“Reason is because”—Consider this sentence: The reason you’re reading that book is because you want to have fewer problems in your sex life. Although this locution has been around for about 350 years, it is still attacked by teachers of composition and usage commentators. Nevertheless, it has been shown to be neither ungrammatical nor redundant. The worst thing you can say about it is that it’s simply a waste of words. You don’t need both reason and because in the same sentence to be clear. In some contexts, writing The reason is that is better. Or you can sidestep the whole debate by recasting the sentence: You’re reading this book because you want to have fewer problems in your sex life.
Singular noun with a plural possessive—To avoid ambiguity, a singular noun is usually used with a plural possessive when only one of the things possessed could belong to an individual. Examples: The four astronauts crashed to their death (not deaths). Professor Smith knew most of his students by their first name (not names). Tom and Sally shook their head (not heads). See the plural possessive their in these sentences? Explanation: Each of the astronauts can experience only one death; each student has only one first name; and Tom and Sally each have only one head.
Sit / set—Sit means “to be seated” (He likes to sit in the front row). To set something is to place it or put it somewhere (She set the book aside). The verb set usually takes an object (book is the object of the verb in She set the book aside). To sit becomes sat in the past tense and as a past participle and sitting as a present participle: He sat there all day. She had sat there too long. He is sitting in there now. To set becomes set (past tense/past participle) and setting (present participle): She set the book aside. She had set the table before I arrived. She is setting the table now.
Sometime / some time—Incorrect: I met him sometime ago. As a single word, sometime can be used as an adverb that usually means “at some time in the future” (I’ll do it sometime) or “at some not specified or definitely known point of time” (sometime last night). The adjective sometime means “having been formerly (former/late),” as in, The sometime president of the club called me today. The two-word expression some time must be used in the example sentence.
Subjunctive mood—Yes, verbs are moody little buggers, and one of their weirder moods is called the subjunctive. This form of the verb, which expresses an improbable condition, one contrary to fact, or a wish, command, or desire, is a booby trap for many writers. Its use in both spoken and written English is nearly extinct, but it survives in certain traditional phrases such as If I were you. . . . Wish you were here. . . . If I were a rich man. . . . Come what may. . . . Far be it from me. . . .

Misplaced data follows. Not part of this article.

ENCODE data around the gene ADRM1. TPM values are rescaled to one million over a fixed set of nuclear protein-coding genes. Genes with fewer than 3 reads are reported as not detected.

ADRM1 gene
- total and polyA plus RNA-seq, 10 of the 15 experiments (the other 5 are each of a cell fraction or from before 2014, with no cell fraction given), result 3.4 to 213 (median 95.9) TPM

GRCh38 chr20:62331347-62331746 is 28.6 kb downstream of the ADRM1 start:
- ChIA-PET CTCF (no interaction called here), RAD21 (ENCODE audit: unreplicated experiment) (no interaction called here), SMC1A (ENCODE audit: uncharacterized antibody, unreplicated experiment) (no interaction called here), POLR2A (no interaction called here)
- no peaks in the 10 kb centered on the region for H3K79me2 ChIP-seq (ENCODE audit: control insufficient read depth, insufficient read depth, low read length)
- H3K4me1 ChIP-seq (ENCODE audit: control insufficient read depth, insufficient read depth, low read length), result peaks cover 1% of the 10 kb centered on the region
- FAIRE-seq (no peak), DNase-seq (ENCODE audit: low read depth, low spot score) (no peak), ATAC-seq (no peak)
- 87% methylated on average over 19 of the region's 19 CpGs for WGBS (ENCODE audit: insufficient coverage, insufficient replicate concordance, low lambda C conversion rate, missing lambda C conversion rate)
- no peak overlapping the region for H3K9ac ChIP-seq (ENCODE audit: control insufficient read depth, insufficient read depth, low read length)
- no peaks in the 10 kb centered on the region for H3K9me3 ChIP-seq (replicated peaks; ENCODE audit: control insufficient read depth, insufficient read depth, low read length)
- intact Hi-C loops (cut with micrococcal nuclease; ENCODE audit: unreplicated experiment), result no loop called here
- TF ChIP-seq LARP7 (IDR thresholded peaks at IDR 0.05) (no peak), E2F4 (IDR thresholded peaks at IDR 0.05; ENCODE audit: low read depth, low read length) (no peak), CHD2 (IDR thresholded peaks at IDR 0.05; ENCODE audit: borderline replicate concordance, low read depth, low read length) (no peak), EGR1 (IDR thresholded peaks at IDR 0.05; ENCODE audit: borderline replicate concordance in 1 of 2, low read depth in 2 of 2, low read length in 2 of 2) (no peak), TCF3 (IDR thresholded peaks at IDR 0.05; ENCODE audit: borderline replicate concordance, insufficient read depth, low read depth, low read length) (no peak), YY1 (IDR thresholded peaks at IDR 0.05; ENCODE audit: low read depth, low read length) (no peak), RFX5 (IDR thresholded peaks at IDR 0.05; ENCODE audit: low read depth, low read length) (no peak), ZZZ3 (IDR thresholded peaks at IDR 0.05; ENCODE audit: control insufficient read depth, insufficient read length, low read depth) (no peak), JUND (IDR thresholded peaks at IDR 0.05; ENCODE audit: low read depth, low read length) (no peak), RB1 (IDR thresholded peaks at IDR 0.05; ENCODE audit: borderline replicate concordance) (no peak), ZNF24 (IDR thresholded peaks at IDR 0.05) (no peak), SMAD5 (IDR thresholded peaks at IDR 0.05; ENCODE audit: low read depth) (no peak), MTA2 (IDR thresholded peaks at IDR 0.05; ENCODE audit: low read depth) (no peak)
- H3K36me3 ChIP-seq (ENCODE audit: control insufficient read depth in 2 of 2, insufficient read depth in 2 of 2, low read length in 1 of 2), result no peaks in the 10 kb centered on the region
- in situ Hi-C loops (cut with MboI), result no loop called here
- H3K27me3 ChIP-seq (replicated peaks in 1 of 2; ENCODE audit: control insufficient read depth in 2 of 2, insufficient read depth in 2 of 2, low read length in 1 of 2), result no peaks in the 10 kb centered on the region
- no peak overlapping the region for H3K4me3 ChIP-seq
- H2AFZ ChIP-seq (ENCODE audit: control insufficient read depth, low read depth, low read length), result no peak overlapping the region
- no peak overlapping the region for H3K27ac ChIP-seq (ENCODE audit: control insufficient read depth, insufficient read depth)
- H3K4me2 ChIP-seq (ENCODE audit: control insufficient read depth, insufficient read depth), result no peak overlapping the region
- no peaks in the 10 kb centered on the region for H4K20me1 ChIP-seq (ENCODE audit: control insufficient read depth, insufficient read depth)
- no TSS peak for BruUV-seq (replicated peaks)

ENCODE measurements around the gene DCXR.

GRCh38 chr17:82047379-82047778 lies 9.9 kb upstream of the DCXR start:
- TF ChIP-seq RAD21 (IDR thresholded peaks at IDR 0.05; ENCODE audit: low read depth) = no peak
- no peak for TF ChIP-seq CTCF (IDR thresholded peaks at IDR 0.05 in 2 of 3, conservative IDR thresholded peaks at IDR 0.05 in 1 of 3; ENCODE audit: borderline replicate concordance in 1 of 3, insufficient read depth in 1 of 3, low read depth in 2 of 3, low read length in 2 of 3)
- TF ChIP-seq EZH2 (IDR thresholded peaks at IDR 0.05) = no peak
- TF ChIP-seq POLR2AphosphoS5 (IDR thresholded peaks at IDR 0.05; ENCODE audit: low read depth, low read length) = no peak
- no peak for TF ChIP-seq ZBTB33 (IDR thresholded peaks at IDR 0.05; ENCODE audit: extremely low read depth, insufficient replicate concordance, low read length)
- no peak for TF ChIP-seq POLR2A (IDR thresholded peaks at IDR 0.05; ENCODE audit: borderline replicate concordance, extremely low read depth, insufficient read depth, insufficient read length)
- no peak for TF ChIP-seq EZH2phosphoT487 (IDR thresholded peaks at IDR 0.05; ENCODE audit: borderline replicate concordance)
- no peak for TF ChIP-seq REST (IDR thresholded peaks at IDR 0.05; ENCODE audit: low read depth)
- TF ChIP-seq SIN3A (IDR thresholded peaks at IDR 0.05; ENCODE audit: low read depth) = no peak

The condition contrary to fact is the construction that is the biggest bugaboo in the use of the subjunctive. Example: If such a procedure as this were not used, many patients would die. This example is correctly expressed. But many clauses introduced by if do not express a condition contrary to fact but merely a condition or contingency—something that may or may not happen or be true. In such cases, the subjunctive mood is incorrect. Clauses introduced by as if or as though, however, usually—repeat, usually—express an unreal condition (a condition contrary to fact). Therefore, you must use the subjunctive mood of the verb with them in most cases. Example: She looked at me as if I were Vlad the Impaler.
“Surrounded on all sides”—Surrounded means to be encircled, enveloped, or enclosed on all sides. Something or someone cannot be surrounded on one or two or three sides. Never write “surrounded on each side,” “surrounded on three sides,” and “surrounded on all sides.”
That as a conjunction—When the word that is used as a relative pronoun, it can often be omitted from a sentence: The books that I ordered arrived today > The books I ordered arrived today. But the word that is also used as a conjunction in a variety of ways. In such cases it is a function word that often clarifies meaning. It may be omitted in some instances, but you should include it in your sentence if it helps to prevent misreading. Example: U.S. military leaders openly declared [that] nuclear war, both global and limited, is worth the risk.
“The fact that”— The authoritative Elements of Style by Strunk and White says the fact that “should be revised out of every sentence in which it occurs.” That’s good advice.
Then and than—Then is most commonly used as an adverb that refers to time (I was so much younger then . . . I went to the gas station, and then I went to the bank). The word than is a conjunction or a preposition—a function word that is often used in comparisons (He is older than I am).
To / too—The word to is a preposition used to indicate movement toward something (We went to the mall). The double-oh word too is an adverb that usually means “also” or “besides” or “to an excessive or regrettable degree,” as in He pushes me too far.
Towards—The preferred usage in the U.S. is without the s. Likewise, no s should be added to the words backward, forward, afterward, and others that end with -ward.